A good home is not only warm and dry, but also quiet. Achieving the latter is not always easy, and this problem is especially relevant for frame houses. True, not for everyone. Sound insulation is provided not only due to the quality of the building materials themselves, but also due to the observance of the rules for working with them. This applies to any structure – stone or frame, it does not matter. If your frame house is insulated with the highest quality insulation, but at the same time with minor, but still violations, do not expect silence. Internal sound insulation is provided by constructive solutions, in accordance with which walls and ceilings are connected.

Myth 6: in 5-10 years, all insulation will “sit down” or mice will start in it
A lot here depends on the quality of the insulation. Modern mineral and stone wool, with proper installation and operation, does not deform for up to 60 years. Is it a lot or a little? You decide. But let’s think about it: replacing a rotten crown of a wooden house or stopping the deformation of a brick structure is much more expensive and labor-intensive than changing the insulation in a frame!

It is also fundamentally wrong to say that any of the fillers of the frame walls will be eaten by rats. Yes, insulation manufacturers are aware of these kinds of problems, and therefore they are working on new materials. In fact, rodents do not eat heaters – they can gnaw their moves and make nests. But, for example, they really do not like stone wool, because it makes them feel thirsty, thus creating uncomfortable living conditions. And the foundation of the UWB itself serves as a barrier to the penetration of rodents. That is why we talk so insistently about meticulous observance of construction technology: carefully sealed gaps and technological holes simply will not allow rodents to penetrate inside the walls and get to the insulation.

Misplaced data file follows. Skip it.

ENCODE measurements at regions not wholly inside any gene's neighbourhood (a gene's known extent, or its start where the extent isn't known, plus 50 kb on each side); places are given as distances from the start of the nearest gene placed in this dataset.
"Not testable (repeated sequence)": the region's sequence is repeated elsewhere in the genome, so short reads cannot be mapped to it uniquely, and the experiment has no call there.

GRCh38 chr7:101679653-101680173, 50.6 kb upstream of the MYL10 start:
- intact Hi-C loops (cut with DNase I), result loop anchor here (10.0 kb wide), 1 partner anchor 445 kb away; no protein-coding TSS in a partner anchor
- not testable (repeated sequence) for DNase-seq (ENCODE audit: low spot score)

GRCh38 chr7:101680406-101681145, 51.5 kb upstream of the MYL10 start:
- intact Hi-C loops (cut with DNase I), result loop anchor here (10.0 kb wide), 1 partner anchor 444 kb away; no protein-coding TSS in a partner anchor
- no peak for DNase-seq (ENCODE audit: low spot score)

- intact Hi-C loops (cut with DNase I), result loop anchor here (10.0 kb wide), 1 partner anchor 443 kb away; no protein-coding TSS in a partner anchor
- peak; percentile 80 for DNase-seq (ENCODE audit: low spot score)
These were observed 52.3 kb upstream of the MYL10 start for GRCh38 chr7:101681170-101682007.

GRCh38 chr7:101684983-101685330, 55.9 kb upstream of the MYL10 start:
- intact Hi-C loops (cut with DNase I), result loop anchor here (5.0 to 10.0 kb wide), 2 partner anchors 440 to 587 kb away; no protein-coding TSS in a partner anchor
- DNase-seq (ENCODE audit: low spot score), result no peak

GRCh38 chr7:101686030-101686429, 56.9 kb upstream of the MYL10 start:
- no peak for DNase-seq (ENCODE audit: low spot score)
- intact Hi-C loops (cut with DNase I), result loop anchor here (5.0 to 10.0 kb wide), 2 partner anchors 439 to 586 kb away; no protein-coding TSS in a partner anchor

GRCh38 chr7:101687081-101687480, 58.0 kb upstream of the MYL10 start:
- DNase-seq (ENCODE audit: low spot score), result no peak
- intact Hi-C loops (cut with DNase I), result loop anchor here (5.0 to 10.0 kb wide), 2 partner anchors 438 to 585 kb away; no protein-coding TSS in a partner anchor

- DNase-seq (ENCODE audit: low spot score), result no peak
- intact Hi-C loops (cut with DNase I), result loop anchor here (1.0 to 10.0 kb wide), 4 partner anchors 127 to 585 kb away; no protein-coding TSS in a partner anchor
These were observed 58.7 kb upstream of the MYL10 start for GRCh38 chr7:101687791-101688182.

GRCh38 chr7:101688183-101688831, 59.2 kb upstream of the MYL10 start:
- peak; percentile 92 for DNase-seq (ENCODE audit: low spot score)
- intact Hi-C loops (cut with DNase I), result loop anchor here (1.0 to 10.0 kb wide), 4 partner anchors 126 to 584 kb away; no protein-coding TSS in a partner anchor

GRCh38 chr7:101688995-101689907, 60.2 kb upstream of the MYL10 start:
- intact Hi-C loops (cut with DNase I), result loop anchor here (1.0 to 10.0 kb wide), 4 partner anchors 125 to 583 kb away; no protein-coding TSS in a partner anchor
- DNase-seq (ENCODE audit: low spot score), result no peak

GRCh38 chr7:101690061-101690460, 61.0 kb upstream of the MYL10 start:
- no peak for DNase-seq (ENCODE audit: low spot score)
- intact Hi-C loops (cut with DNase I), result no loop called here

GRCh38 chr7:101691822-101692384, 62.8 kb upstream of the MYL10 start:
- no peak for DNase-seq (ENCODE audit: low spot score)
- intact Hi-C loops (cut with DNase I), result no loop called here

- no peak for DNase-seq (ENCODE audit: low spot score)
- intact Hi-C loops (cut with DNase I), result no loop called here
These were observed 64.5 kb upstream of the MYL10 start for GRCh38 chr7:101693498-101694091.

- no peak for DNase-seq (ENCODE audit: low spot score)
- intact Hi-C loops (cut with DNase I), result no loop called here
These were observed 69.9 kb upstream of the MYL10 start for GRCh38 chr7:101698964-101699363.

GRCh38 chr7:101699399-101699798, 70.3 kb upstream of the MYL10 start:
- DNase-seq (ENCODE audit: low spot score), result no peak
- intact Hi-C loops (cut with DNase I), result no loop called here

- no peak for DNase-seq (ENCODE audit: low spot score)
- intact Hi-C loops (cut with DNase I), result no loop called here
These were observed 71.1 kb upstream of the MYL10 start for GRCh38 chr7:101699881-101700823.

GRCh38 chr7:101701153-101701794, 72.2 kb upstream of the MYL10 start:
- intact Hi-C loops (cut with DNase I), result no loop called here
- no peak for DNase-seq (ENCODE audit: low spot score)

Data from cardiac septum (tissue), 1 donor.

Myth 7: a frame house is a thermos in which it is impossible to breathe
A good frame house really looks like a thermos. It has a closed circuit of heat and vapor barrier. This is the only way to achieve high energy efficiency. This principle is also relevant for any other buildings, regardless of the material. Therefore, this kind of claim can be presented to any energy-efficient home. Whatever the house, it is important that ventilation is included in the project, and preferably with a recuperation function. Then the house will have a comfortable microclimate and always enough fresh air.

Houses are equipped with a natural ventilation system as standard. Thanks to this, in addition to the presence of fresh air, the house achieves savings on heating up to 50% compared to brick houses. You can also install a mechanical ventilation unit with a heat recuperator, which will give another 20% heat savings.